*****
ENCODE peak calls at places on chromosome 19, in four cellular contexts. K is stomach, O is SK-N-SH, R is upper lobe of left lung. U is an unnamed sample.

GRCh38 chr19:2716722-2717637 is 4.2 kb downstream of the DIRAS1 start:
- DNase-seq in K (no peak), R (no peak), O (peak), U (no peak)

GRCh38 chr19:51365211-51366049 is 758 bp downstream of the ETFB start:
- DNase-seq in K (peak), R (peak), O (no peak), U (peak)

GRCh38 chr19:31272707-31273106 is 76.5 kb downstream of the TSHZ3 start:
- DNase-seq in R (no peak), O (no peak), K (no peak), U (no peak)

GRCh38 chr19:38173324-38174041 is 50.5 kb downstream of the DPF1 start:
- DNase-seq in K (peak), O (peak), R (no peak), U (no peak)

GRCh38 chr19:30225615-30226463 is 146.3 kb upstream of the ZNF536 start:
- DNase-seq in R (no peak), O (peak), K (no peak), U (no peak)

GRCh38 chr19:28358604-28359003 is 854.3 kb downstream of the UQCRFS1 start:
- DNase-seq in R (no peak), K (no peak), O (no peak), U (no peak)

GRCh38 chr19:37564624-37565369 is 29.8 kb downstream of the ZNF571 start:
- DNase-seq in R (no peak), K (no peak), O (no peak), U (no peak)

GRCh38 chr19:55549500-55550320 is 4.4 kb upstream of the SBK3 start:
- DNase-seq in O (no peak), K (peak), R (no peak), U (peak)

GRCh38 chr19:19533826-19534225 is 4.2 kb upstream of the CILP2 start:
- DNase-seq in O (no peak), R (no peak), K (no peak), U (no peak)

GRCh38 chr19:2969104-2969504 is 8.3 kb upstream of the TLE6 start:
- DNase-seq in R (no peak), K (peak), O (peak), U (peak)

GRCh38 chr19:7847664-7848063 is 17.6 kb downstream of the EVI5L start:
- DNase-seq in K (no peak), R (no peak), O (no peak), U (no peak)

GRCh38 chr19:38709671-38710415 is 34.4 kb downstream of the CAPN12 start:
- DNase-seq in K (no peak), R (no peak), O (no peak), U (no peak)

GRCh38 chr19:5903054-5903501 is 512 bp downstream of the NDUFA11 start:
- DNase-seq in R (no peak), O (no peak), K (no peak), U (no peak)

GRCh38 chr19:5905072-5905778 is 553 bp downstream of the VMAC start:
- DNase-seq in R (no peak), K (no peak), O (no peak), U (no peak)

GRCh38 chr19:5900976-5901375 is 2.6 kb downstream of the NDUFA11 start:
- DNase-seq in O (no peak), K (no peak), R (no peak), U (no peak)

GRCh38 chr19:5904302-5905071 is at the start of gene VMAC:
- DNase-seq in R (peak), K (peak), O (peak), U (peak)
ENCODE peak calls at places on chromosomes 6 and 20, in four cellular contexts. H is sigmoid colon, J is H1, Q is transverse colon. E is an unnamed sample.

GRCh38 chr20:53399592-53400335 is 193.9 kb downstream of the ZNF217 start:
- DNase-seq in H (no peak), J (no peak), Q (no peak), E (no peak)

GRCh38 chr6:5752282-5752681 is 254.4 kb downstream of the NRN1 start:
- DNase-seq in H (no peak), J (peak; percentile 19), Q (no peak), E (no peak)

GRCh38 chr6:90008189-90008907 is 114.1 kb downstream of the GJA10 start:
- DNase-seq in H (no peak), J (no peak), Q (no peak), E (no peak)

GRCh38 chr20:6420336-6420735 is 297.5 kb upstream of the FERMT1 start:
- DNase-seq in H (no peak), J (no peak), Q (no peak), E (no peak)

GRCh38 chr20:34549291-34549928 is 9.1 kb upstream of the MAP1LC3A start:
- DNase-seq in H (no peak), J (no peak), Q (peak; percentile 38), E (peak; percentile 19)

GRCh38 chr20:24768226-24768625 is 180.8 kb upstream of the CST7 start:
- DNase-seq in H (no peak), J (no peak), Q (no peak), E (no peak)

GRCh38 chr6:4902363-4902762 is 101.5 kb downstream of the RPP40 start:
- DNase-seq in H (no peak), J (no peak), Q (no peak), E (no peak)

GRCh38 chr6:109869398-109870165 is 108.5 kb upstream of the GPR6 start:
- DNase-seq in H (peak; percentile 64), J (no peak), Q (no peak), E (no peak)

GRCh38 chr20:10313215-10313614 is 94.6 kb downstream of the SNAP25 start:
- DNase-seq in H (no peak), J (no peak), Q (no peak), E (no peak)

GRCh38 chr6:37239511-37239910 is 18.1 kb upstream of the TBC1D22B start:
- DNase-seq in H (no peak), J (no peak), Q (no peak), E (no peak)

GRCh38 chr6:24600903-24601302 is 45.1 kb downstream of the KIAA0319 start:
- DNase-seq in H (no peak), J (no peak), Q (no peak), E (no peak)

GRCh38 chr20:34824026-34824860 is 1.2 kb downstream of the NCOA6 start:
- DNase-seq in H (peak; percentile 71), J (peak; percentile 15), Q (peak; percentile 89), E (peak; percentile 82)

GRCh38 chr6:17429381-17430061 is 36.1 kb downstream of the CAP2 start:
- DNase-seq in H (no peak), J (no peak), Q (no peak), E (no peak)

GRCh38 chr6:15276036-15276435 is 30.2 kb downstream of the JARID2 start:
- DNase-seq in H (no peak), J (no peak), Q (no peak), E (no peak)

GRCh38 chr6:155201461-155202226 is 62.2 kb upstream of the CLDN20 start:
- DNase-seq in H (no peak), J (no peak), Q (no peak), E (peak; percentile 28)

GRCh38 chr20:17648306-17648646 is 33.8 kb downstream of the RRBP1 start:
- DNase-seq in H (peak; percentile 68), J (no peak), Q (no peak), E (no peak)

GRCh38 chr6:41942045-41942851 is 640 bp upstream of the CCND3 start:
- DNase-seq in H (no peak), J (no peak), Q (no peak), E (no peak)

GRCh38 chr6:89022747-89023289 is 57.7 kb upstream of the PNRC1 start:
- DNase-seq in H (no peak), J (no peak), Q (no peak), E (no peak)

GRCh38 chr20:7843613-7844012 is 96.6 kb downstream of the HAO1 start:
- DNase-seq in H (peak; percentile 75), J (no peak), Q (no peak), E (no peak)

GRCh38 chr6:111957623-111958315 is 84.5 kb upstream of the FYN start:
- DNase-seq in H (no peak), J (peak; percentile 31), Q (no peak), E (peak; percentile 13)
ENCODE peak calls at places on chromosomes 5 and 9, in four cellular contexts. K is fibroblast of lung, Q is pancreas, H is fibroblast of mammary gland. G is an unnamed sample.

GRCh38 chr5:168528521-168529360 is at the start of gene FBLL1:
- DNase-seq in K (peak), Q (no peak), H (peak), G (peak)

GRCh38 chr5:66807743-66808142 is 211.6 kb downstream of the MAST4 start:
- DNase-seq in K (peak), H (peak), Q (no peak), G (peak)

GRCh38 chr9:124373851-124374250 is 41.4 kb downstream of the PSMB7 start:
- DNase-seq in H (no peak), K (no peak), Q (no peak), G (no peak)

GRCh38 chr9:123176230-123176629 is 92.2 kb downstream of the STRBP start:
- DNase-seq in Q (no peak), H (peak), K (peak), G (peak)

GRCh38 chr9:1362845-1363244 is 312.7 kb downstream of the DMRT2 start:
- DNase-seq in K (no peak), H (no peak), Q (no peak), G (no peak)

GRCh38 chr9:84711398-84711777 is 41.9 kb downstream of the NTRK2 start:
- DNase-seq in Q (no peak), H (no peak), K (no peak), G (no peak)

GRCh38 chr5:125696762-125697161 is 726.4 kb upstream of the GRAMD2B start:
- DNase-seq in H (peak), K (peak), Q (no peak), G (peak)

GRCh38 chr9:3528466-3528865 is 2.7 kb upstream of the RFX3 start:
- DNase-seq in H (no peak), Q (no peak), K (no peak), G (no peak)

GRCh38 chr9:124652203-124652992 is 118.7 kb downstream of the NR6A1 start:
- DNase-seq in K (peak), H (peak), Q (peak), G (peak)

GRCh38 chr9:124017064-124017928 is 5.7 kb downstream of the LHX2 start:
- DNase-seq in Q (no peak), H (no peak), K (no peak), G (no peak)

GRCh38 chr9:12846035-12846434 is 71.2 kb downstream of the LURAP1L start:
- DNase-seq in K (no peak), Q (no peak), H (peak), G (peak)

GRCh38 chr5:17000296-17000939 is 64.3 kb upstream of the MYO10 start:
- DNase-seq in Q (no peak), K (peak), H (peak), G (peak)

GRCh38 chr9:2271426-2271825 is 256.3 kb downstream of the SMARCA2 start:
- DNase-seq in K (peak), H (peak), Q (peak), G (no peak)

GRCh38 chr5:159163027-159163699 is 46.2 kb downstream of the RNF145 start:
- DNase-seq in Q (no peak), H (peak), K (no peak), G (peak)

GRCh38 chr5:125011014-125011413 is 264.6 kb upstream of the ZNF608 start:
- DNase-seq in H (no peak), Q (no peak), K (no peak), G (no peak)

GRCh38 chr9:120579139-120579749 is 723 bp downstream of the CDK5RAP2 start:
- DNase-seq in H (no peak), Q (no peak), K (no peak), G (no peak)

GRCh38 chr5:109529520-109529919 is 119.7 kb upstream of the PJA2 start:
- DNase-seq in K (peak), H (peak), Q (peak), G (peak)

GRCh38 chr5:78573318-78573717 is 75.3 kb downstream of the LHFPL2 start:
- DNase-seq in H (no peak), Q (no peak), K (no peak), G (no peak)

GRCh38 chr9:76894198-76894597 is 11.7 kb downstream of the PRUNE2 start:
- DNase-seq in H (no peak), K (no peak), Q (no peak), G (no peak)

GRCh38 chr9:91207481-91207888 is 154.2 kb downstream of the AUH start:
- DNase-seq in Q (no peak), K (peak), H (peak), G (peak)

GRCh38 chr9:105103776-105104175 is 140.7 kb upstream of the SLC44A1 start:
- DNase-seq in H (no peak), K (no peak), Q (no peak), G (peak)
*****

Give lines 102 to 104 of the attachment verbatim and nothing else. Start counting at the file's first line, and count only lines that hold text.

GRCh38 chr5:159163027-159163699 is 46.2 kb downstream of the RNF145 start:
- DNase-seq in Q (no peak), H (peak), K (no peak), G (peak)

GRCh38 chr5:125011014-125011413 is 264.6 kb upstream of the ZNF608 start: